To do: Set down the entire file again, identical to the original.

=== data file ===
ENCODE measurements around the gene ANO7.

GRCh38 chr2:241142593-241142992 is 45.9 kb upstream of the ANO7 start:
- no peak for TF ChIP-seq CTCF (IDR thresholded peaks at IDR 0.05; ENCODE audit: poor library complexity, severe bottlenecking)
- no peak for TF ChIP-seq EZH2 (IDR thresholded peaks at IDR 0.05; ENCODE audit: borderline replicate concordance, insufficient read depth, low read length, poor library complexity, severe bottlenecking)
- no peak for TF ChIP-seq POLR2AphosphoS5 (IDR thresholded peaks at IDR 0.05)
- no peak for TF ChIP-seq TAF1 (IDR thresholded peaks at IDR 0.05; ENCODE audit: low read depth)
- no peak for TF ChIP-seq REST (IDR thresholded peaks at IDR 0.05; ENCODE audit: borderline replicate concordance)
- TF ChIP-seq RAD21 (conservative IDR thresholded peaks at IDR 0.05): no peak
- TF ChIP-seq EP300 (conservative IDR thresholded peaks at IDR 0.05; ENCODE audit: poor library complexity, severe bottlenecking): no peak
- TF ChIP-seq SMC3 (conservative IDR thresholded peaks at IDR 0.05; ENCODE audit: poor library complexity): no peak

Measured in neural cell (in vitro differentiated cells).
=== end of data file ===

ENCODE measurements around the gene ANO7.

GRCh38 chr2:241142593-241142992 is 45.9 kb upstream of the ANO7 start:
- no peak for TF ChIP-seq CTCF (IDR thresholded peaks at IDR 0.05; ENCODE audit: poor library complexity, severe bottlenecking)
- no peak for TF ChIP-seq EZH2 (IDR thresholded peaks at IDR 0.05; ENCODE audit: borderline replicate concordance, insufficient read depth, low read length, poor library complexity, severe bottlenecking)
- no peak for TF ChIP-seq POLR2AphosphoS5 (IDR thresholded peaks at IDR 0.05)
- no peak for TF ChIP-seq TAF1 (IDR thresholded peaks at IDR 0.05; ENCODE audit: low read depth)
- no peak for TF ChIP-seq REST (IDR thresholded peaks at IDR 0.05; ENCODE audit: borderline replicate concordance)
- TF ChIP-seq RAD21 (conservative IDR thresholded peaks at IDR 0.05): no peak
- TF ChIP-seq EP300 (conservative IDR thresholded peaks at IDR 0.05; ENCODE audit: poor library complexity, severe bottlenecking): no peak
- TF ChIP-seq SMC3 (conservative IDR thresholded peaks at IDR 0.05; ENCODE audit: poor library complexity): no peak

Measured in neural cell (in vitro differentiated cells).